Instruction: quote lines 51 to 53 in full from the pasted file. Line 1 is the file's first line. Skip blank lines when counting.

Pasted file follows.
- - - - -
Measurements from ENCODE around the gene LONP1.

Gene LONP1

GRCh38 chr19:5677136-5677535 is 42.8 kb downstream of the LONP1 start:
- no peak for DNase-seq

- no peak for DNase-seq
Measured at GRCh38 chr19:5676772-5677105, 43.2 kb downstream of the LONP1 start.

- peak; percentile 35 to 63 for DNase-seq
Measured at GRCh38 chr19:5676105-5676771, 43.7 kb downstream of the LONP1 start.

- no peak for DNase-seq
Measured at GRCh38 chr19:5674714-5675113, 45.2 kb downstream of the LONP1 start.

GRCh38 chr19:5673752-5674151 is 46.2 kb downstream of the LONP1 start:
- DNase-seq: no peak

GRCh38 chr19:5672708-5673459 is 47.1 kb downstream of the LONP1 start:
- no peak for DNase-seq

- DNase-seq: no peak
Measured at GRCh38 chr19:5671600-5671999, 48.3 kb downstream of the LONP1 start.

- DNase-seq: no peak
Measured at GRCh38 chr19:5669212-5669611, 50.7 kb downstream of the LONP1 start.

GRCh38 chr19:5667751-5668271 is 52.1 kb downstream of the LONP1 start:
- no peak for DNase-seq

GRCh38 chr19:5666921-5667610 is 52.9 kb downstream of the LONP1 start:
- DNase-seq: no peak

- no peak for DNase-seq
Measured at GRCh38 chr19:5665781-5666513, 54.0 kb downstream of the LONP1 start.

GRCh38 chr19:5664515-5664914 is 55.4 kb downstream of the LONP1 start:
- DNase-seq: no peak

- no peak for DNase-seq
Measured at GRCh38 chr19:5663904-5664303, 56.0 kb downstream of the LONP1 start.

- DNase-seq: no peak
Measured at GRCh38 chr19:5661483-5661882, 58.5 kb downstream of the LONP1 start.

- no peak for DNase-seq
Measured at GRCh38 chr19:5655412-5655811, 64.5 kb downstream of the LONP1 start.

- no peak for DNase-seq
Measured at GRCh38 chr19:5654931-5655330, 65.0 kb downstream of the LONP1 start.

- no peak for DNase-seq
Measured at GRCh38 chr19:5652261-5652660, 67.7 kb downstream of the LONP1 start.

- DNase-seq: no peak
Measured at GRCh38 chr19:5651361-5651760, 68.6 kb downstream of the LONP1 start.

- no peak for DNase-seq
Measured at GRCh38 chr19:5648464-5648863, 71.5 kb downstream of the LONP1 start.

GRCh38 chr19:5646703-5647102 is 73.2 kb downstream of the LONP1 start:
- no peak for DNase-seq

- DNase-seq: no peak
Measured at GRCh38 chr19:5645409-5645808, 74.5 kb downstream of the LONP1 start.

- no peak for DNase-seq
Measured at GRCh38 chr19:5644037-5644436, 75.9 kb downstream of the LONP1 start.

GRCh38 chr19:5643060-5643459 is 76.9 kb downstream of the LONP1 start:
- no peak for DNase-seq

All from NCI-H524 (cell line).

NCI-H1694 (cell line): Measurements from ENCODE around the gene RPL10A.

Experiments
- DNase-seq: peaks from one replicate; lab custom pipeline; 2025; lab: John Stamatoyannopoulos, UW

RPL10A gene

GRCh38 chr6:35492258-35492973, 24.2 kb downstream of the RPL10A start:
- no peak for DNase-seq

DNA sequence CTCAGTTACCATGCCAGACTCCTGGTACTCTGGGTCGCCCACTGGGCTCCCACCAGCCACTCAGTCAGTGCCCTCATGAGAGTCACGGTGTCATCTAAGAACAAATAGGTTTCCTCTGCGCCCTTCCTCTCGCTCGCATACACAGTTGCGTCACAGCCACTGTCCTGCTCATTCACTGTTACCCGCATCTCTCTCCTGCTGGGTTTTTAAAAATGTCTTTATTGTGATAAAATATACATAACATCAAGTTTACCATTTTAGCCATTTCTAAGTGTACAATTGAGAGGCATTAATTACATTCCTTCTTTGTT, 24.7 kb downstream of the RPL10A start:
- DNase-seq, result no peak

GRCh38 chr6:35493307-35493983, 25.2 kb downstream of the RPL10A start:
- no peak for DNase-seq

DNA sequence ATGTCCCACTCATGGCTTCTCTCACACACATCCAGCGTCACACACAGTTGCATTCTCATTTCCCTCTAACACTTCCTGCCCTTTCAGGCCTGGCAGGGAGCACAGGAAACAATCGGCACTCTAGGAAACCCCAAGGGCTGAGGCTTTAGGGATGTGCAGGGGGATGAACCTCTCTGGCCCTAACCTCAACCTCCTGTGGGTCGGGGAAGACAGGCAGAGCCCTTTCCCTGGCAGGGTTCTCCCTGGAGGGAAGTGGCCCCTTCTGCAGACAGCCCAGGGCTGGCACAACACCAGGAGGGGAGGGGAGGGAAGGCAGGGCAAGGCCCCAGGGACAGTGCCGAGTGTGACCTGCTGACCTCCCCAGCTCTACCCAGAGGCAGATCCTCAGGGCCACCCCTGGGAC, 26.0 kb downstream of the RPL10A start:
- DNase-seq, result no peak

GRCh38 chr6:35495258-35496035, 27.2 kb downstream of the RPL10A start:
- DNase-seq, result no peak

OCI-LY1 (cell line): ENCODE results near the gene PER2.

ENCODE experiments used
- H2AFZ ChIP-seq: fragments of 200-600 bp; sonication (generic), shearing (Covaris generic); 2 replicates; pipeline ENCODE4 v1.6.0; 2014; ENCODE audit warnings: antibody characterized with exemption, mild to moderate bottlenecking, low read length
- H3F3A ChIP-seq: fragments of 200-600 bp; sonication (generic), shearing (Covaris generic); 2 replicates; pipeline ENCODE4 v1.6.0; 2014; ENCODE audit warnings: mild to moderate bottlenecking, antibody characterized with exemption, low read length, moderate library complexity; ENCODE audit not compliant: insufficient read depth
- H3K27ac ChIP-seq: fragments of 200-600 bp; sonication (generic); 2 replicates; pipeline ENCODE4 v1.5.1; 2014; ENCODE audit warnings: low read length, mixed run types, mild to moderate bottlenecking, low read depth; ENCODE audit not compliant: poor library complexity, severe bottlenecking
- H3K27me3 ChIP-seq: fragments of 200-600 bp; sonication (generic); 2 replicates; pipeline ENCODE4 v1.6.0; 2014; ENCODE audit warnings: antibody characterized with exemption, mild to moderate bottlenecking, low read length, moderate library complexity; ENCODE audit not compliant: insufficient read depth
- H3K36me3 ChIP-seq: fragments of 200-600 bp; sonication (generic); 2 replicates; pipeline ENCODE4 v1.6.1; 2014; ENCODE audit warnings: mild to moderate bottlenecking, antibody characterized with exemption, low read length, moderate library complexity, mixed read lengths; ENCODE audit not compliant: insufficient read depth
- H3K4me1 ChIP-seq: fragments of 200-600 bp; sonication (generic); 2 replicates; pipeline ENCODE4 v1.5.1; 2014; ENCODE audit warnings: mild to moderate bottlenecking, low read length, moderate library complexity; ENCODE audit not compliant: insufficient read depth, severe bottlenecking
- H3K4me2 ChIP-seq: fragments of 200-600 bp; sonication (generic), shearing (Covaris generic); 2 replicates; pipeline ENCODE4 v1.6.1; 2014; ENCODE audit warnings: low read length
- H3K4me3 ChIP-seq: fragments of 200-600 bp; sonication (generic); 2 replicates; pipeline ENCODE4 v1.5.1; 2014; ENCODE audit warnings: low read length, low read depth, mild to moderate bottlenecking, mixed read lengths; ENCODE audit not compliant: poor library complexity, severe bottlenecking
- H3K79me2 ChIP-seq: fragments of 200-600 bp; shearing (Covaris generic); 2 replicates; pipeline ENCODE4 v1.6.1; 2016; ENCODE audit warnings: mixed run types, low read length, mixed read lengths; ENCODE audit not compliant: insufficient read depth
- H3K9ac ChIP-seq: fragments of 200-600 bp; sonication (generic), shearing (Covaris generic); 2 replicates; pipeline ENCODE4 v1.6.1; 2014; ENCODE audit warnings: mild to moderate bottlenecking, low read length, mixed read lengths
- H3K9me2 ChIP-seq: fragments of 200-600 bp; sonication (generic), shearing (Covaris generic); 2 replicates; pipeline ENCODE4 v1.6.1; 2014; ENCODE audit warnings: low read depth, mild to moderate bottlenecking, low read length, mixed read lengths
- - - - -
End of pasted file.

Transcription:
Experiments
- DNase-seq: peaks from one replicate; lab custom pipeline; 2025; lab: John Stamatoyannopoulos, UW

RPL10A gene